This episode is as deep and engaging as the show itself. Promise. #NeverBelieveAnythingElse
Forrest Gump stands as one of the great cinema treasures. It's a story about a simple man navigating his way through one of the most turbulent times in American history: the 1960s. And during that journey, Forrest remains unchanged. Whether it be his naive nature, his inherent understanding of what is good, or his limited mental faculties, Forrest experiences some of life's harshest trials yet remains seemingly unchanged by them. A trait of his that causes those around him to ask, "are you stupid or something?"
But who are the truly foolish ones in this story? Is it Forrest or the ones asking the question? This episode unpacks one of my all-time favorite films and its portrayal of one of mankind's oldest enemies: the world.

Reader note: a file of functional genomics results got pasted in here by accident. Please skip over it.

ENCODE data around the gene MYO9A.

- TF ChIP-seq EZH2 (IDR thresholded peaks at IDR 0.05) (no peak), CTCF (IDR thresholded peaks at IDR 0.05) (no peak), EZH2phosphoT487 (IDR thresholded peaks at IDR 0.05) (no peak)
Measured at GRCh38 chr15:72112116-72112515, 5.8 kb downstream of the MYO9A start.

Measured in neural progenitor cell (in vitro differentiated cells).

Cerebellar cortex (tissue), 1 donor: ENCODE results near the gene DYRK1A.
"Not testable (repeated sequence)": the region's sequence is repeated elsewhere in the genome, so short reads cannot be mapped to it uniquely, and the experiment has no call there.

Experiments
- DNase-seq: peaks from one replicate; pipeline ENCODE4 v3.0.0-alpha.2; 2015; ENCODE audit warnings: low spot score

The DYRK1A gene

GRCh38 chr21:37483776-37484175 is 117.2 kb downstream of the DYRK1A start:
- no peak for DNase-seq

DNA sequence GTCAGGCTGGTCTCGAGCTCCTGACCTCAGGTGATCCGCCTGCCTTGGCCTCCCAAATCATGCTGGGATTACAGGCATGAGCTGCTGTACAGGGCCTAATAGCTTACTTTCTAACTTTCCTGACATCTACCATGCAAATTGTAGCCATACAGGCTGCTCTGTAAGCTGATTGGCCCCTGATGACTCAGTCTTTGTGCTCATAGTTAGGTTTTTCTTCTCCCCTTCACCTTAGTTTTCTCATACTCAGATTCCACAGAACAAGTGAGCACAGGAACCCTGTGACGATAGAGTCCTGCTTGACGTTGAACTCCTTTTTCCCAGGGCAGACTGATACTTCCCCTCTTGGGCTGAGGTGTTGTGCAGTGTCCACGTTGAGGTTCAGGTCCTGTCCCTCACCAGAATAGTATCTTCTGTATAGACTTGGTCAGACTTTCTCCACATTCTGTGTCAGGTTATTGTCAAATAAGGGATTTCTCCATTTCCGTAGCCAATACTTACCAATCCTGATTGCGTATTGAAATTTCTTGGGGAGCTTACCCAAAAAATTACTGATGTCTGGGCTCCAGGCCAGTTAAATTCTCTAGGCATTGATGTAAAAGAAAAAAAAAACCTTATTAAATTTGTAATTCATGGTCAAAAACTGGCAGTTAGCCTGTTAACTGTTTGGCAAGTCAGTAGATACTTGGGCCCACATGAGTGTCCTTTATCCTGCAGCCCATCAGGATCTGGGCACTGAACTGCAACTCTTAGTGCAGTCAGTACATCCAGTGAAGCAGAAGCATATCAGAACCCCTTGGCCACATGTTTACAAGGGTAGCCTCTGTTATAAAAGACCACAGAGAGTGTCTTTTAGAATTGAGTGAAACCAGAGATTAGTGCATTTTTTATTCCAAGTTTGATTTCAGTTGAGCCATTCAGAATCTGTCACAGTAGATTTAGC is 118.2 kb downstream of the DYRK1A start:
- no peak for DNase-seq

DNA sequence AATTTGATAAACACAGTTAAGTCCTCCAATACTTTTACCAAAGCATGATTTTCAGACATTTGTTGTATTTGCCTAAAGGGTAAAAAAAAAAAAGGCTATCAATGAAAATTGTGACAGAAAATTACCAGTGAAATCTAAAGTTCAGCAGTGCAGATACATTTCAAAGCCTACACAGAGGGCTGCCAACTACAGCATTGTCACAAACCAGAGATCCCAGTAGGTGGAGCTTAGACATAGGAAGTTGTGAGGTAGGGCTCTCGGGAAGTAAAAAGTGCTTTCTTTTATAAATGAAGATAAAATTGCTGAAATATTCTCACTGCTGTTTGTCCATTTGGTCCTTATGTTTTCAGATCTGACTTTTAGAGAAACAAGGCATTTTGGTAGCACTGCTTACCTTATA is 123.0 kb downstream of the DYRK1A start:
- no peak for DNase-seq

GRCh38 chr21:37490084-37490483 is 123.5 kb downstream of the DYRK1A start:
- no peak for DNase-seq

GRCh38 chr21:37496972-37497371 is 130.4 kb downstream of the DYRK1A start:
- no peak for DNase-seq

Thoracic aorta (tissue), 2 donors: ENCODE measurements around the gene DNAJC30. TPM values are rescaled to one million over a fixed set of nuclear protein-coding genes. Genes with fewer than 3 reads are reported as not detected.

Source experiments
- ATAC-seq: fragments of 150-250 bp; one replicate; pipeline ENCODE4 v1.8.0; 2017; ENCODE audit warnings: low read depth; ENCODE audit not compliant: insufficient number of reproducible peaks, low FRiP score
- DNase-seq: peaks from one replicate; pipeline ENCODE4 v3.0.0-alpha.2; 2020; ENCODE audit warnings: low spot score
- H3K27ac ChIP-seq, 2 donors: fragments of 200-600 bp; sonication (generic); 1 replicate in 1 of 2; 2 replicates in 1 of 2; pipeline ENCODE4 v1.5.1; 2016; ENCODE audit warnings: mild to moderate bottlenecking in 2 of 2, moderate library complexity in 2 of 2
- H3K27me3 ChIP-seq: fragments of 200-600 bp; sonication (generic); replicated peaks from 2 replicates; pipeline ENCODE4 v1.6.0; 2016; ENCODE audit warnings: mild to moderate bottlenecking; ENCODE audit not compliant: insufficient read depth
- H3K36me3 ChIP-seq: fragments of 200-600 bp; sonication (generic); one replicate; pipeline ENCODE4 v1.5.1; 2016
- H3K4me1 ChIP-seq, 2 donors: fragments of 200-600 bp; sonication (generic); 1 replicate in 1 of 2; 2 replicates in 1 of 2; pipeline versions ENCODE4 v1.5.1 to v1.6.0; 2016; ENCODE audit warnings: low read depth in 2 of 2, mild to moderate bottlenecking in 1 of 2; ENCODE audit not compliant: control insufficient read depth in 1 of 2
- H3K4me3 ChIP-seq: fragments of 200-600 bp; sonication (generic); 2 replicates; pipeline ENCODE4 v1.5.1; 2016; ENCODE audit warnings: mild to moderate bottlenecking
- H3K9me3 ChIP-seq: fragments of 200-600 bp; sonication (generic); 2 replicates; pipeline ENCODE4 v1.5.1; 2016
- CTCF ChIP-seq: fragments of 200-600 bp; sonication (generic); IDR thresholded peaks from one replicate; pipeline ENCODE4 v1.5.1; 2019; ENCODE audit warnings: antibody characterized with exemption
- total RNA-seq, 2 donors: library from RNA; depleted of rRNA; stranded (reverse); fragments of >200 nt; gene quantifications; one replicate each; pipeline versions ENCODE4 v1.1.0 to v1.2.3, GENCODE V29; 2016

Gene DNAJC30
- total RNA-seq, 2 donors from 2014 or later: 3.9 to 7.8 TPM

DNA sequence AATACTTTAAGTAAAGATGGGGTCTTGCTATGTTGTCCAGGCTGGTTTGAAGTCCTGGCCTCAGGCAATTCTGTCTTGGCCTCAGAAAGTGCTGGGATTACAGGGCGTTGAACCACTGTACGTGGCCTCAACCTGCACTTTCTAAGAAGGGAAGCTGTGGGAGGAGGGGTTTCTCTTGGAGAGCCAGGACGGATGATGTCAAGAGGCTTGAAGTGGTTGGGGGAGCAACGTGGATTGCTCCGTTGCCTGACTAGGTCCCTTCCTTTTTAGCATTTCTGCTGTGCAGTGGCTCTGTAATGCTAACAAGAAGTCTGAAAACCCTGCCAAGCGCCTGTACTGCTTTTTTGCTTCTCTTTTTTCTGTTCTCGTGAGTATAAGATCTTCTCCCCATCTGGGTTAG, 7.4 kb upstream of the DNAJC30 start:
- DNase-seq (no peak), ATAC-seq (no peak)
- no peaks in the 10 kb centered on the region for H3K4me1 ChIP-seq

Netflix's Bodyguard is a story about gentleman tasked with guarding the life of another human being. Hence the name, "Bodyguard." Short observations aside, I sat down and watched this show alongside my wife and was pleasantly surprised by it. And what does a storyteller who has a podcast do, post-show? Well, he does an episode about it, of course.
In this short episode, I talk through some of the highs and lows of the Netflix drama. Warning, #SPOILERS are ahead.